Professor of Physics
B.S., 1977, California Institute of Technology. Thomas J. Watson Fellow, 1977-78. William Lowell Putnam Fellow, 1976. Ph.D., 1983, Harvard University. Postdoctoral Research Associate, Bell Laboratories, 1983-85. Research Associate, Cornell University, 1985-87. Assistant Professor, Physics, Boston University, 1987-89. Assistant Professor, Physics, Cornell University, 1989-93. Associate Professor, Physics, Cornell, 1993-2001. Professor of Physics, Cornell, 2001-present. Alfred P. Sloan Fellow, 1987-91. Fellow, American Physical Society.
Theory of frustrated magnetism (classical and quantum), interacting electron systems, quasicrystals, and biological physics
My research falls into the areas of frustrated magnetism (classical and quantum), interacting electron systems, quasicrystals, and statistical/biological physics. Much of my work is geometrical, involving nontrivial patterns in space.
In biological physics, I am interested in pattern formation and mechanics in biology, specifically a large project about the physical bases of left/right symmetry-breaking in various animals (e.g. snails), in plants, or in assemblies of single cells.
I have also been interested in the capsid (exterior shell) geometry of viruses, and we model the mechanics of plant roots as imaged in current experiments at Cornell [undergrad Tzer-Han Tan and others].
In magnetism, we pursue the statistical physics and/or the quantum ground state of highly frustrated antiferromagnets on the Kagome, Pyrochlore and related lattices containing corner-sharing triangles, including the classical ground states. Some current projects are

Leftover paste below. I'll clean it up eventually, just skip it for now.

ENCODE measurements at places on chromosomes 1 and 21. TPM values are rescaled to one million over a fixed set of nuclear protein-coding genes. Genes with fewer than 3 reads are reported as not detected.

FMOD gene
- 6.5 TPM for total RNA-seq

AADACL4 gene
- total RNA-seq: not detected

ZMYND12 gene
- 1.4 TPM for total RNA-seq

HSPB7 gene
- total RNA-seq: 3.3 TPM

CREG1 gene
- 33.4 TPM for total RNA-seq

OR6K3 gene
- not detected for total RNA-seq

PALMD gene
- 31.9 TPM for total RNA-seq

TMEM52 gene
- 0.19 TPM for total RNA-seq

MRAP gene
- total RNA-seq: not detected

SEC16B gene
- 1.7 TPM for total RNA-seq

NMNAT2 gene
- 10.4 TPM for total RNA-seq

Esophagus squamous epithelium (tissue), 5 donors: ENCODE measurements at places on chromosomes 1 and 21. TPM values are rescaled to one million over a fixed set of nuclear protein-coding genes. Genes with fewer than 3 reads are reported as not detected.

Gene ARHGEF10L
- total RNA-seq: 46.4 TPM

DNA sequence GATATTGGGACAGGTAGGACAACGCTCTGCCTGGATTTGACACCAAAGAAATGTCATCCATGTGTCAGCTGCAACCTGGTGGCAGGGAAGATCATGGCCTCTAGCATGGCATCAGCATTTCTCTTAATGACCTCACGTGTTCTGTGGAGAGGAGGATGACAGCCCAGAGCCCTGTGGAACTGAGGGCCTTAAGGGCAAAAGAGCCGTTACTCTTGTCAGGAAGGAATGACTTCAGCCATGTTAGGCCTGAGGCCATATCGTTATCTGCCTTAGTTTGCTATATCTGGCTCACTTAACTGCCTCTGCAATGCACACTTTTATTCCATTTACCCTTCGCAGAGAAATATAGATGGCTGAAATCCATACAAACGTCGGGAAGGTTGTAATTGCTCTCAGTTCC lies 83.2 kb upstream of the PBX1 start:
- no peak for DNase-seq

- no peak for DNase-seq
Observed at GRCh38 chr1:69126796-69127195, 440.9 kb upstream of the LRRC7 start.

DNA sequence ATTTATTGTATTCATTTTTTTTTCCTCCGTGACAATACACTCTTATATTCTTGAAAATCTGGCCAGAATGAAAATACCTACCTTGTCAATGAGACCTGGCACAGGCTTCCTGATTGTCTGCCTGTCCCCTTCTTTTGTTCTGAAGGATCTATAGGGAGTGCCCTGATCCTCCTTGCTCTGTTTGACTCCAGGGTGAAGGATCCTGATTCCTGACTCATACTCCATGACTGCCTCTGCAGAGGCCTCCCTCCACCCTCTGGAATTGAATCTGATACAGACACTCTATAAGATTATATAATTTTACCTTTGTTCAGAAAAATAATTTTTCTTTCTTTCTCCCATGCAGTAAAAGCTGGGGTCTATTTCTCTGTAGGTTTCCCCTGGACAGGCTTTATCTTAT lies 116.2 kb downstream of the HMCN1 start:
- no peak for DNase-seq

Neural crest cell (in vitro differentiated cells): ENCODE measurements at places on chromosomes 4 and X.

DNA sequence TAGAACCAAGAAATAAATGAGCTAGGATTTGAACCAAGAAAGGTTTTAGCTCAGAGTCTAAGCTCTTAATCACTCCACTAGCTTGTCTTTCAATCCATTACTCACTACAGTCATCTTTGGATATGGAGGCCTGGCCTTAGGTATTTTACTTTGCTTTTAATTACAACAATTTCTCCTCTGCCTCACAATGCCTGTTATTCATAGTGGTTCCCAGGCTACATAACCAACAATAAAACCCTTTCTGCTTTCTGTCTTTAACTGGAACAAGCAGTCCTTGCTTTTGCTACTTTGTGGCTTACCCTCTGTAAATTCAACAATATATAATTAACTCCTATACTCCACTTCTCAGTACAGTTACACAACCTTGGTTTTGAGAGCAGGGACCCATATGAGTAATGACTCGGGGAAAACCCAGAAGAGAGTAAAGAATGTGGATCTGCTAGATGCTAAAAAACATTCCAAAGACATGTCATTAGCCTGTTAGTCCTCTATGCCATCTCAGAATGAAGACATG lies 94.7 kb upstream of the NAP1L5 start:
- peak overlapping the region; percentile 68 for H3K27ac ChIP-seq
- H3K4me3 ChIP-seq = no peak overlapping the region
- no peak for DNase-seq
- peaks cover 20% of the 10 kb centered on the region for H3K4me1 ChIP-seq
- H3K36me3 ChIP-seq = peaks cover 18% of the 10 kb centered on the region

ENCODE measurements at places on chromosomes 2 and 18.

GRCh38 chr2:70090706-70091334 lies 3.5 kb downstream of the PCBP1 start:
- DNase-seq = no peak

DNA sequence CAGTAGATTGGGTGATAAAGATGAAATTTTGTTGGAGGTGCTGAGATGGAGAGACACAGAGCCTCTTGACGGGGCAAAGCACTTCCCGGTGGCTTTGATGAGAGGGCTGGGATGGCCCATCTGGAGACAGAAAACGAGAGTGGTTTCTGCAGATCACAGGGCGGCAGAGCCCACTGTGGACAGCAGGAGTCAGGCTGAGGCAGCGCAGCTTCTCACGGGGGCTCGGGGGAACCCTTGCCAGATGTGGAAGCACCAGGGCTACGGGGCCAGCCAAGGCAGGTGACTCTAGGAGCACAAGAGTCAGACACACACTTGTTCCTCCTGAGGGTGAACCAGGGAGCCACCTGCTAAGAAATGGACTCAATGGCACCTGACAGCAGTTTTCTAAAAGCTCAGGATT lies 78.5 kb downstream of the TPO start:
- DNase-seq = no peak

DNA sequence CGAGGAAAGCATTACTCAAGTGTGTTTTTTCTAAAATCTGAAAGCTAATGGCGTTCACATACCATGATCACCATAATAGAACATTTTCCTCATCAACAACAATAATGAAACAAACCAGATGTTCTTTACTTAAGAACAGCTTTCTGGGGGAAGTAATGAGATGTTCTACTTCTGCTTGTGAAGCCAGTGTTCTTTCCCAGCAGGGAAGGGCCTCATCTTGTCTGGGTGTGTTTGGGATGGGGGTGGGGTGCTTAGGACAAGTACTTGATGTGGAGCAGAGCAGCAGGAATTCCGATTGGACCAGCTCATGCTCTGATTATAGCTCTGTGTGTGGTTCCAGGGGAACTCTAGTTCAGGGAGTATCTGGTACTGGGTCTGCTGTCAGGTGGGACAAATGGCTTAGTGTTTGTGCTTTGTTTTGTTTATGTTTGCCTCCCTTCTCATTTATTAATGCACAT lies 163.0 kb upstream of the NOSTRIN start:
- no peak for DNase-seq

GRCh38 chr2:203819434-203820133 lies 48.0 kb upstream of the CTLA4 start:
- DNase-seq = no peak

(1) using the endlessly branching "Cactus lattice" as a surrogate for the Kagome lattice [Changlani, Lamberty] and
(2) mediated spin-spin couplings induced by interactions with a conduction electron sea [Ghosh]
(3) theory of NMR experiments on "spin ice" compounds (which have emergent "magnetic monopoles") [CLH].
We have recently worked out simple realizations of exotic “topological order”
in classical (rather than quantum mechanical) systems [Lamberty], and studied quantum spins on percolation clusters [Changlani, Ghosh].
In interacting electron systems, I work the border of analytic theory and computation. We are studying the (highly degenerate) ground states of a spinless fermion lattice model with “supersymmetry”
[with Dr. Stefanos Papanikolaou, now at Yale, and Dr. Dimitris Galanakis, Singapore]. We work on the phenomenology of STM measurements on high-Tc cuprates [Dr. Sumiran Pujari, now at Toulouse].
In quasicrystals, we want to determine the atomic structure and understand why quasicrystals form, using microscopically-derived interatomic potentials [visitor Dr. Marek Mihalkovic, grad Woosong Choi].
In particular, we want to (a) decide whether "matching rules" are responsible for the order in stable quasicrystals and (b) predict novel compositions of quasicrystal, beyond the 4 or so known classes.
Another side is the statistical physics of "random tiling" models, a likely explanation of the well-ordered icosahedral quasicrystals, and close packings of unequal spheres as a mathematical toy model related to structure prediction.
Zach Lamberty, Hitesh Changlani (shared w/Umrigar), Shivam Ghosh
Also associated: Woosong Choi (Sethna group)